Intel, Researchers Team to Address Security Flaws in Chips

Intel and micro-architecture security researchers discovered new vulnerabilities in the company’s chipsets that allow hackers to “eavesdrop” on all processed raw data. Four attacks showed similar techniques, which Intel dubbed Microarchitectural Data Sampling (MDS) and the researchers have named ZombieLoad, Fallout and Rogue In-Flight Data Load (RIDL). The discovery comes more than a year after Intel and AMD identified Meltdown and Spectre, two major security flaws. AMD and ARM chips are not vulnerable to these new attacks.

Wired reports that the research team includes those from “Austrian university TU Graz, Vrije Universiteit Amsterdam, the University of Michigan, the University of Adelaide, KU Leuven in Belgium, Worcester Polytechnic Institute, Saarland University in Germany, and security firms Cyberus, BitDefender, Qihoo360, and Oracle.” Intel asked the researchers “to keep their findings secret, some for more than a year, until it could release fixes for the vulnerabilities.”

The company, which minimized the extent of the flaws, fixed it in chips released last month, but the flaws impact those that shipped as far back as 2008. According to Reuters, chips are slowed down as much as 20 percent, and, even with the fix, up to 19 percent. Researchers said the flaws are “serious” and “may require disabling some of its features, even beyond the company’s patch.”

Users can test if their systems are affected by using a tool that researchers published here. Similarly to Meltdown and Spectre, “the new MDS attack takes advantage of security flaws in how Intel chips perform speculative execution, a feature in which a processor guesses ahead of time at what operations and data it will be asked to execute, in order to speed up the chip’s performance.”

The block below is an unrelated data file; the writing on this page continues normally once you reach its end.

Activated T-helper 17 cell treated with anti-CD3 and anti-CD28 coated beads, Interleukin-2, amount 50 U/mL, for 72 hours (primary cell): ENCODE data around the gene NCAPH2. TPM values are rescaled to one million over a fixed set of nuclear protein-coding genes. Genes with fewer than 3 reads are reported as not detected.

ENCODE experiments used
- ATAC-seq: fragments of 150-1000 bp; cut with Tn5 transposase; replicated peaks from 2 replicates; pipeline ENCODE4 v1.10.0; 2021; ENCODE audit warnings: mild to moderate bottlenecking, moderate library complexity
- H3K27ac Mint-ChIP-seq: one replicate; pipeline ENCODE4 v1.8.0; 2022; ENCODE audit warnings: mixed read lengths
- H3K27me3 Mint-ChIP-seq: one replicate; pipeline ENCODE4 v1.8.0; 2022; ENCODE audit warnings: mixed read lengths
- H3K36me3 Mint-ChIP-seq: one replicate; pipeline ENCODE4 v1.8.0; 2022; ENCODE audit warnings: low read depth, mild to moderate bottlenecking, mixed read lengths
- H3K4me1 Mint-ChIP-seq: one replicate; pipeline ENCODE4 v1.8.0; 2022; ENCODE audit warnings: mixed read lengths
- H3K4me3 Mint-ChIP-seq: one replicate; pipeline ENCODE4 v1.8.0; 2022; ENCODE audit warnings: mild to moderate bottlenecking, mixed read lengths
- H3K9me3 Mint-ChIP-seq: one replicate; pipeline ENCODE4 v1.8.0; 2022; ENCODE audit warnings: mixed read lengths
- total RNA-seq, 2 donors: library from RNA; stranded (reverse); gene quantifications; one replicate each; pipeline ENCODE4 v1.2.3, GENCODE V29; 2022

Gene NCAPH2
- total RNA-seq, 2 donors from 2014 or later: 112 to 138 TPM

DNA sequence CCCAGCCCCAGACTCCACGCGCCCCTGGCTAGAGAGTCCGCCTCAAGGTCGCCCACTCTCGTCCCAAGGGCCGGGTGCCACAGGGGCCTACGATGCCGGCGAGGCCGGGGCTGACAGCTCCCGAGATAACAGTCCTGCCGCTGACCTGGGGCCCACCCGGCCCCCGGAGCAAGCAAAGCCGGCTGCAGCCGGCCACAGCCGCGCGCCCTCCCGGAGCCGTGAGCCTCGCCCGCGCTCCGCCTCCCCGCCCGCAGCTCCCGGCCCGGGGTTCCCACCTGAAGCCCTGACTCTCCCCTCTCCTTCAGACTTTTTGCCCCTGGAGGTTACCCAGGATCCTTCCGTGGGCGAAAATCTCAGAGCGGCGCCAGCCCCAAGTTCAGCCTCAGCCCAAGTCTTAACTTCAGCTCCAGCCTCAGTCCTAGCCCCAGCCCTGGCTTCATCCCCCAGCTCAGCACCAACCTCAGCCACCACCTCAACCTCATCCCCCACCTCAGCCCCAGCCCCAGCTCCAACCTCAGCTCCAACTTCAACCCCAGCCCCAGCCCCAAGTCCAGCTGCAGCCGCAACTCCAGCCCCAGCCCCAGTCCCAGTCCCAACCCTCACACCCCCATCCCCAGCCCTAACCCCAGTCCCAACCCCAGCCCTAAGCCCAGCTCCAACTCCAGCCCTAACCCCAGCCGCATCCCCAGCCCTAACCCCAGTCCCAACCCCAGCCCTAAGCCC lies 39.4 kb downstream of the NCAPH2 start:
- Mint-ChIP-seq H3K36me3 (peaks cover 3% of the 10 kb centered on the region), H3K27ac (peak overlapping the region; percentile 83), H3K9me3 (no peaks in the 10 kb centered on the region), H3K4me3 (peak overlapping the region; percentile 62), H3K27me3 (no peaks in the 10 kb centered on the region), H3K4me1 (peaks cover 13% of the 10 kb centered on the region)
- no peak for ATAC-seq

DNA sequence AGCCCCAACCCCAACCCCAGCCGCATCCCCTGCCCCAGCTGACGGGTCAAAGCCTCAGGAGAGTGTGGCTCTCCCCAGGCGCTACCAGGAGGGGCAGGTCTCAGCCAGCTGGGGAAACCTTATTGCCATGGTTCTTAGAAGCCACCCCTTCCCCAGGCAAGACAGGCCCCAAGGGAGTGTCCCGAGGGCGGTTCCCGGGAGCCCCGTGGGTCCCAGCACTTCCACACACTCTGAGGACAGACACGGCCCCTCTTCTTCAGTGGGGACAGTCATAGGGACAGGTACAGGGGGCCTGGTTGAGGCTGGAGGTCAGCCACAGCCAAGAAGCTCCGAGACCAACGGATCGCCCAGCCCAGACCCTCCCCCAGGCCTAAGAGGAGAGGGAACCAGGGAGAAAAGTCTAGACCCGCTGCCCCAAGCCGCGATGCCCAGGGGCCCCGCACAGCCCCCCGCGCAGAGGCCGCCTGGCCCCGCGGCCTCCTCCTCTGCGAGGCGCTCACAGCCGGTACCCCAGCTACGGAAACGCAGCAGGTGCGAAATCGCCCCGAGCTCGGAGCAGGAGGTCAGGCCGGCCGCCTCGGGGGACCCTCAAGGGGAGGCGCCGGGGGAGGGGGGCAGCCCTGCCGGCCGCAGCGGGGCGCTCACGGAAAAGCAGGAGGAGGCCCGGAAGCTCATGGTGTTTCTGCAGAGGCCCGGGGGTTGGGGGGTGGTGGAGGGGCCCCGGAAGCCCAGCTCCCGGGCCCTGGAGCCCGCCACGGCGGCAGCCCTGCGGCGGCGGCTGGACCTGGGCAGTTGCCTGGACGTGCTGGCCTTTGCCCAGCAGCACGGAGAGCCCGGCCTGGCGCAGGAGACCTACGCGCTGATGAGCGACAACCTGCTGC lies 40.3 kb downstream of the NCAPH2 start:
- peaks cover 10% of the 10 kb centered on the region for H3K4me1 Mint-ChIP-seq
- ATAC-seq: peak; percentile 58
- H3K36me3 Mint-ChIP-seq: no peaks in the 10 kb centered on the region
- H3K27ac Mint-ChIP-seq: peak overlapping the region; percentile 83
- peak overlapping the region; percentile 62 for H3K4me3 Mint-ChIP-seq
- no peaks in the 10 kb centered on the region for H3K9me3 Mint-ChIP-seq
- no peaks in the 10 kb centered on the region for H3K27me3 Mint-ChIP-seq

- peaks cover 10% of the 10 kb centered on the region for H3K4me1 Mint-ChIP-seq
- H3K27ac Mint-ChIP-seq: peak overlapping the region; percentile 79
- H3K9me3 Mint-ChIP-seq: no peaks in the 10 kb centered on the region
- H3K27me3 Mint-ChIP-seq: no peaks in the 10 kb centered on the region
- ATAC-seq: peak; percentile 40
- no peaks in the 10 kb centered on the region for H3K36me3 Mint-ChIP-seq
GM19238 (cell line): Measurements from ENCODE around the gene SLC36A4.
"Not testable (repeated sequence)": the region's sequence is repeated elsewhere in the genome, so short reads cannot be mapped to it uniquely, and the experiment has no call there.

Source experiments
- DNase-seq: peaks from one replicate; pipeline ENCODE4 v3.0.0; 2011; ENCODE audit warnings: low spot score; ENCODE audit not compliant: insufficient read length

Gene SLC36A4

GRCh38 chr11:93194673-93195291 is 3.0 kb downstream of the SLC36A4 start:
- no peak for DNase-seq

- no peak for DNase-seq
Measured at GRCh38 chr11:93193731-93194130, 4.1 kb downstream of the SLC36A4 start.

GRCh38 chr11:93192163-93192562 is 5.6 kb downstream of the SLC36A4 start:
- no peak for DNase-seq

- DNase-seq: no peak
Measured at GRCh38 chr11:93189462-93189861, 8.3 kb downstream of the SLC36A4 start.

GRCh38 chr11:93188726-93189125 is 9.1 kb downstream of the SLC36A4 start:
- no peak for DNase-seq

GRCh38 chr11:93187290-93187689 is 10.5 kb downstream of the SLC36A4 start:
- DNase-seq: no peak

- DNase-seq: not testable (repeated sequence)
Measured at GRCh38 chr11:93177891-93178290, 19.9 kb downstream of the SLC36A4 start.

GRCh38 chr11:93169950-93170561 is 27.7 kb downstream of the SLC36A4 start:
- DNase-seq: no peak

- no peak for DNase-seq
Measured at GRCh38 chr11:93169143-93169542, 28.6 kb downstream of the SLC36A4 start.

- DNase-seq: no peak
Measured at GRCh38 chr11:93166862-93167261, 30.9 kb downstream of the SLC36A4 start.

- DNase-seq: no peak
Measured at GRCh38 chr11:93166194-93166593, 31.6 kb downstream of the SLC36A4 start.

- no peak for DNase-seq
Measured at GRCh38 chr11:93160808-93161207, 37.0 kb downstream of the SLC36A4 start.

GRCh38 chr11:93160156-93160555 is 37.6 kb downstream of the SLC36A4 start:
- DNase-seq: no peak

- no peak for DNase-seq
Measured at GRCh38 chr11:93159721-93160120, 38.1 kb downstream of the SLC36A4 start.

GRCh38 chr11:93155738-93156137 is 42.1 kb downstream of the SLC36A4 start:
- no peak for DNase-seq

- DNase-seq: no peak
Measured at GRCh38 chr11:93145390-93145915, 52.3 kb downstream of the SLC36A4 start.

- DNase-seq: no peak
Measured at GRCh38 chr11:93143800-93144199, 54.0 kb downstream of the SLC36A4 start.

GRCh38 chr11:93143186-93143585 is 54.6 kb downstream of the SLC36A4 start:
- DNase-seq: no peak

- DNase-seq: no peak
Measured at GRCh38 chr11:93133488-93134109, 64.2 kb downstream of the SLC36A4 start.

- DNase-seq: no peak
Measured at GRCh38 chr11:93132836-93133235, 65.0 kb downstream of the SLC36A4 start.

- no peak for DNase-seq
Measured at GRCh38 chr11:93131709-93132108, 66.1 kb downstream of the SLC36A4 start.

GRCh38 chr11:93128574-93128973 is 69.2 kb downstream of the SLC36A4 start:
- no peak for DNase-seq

But, unlike Meltdown, “which used speculative execution to grab sensitive data sitting in memory, MDS attacks focus on the buffers that sit between a chip’s components, such as between a processor and its cache, the small portion of memory allotted to the processor to keep frequently accessed data close at hand.”

Hackers can use a “malicious application, a virtual machine hosted on the same cloud server as the target, or even a rogue website running JavaScript in the target’s browser” to trick the processor into revealing data such as “what website the user is browsing, their passwords, or the secret keys to decrypt their encrypted hard drive.” Intel’s software patch “clears all data from buffers whenever the processor crosses a security boundary, so that it can’t be stolen and leaked.”

Contrary to researchers’ predictions of chip slowdown, Intel said the patch will have “relatively minimal” impact on performance, “though for a few data center instances it could slow its chips down by as much as 8 or 9 percent.” The patch has to be implemented “by every operating system, virtualization vendor, and other software makers.” Apple, Google, Mozilla and Microsoft have either released a fix or update or plan to do so soon.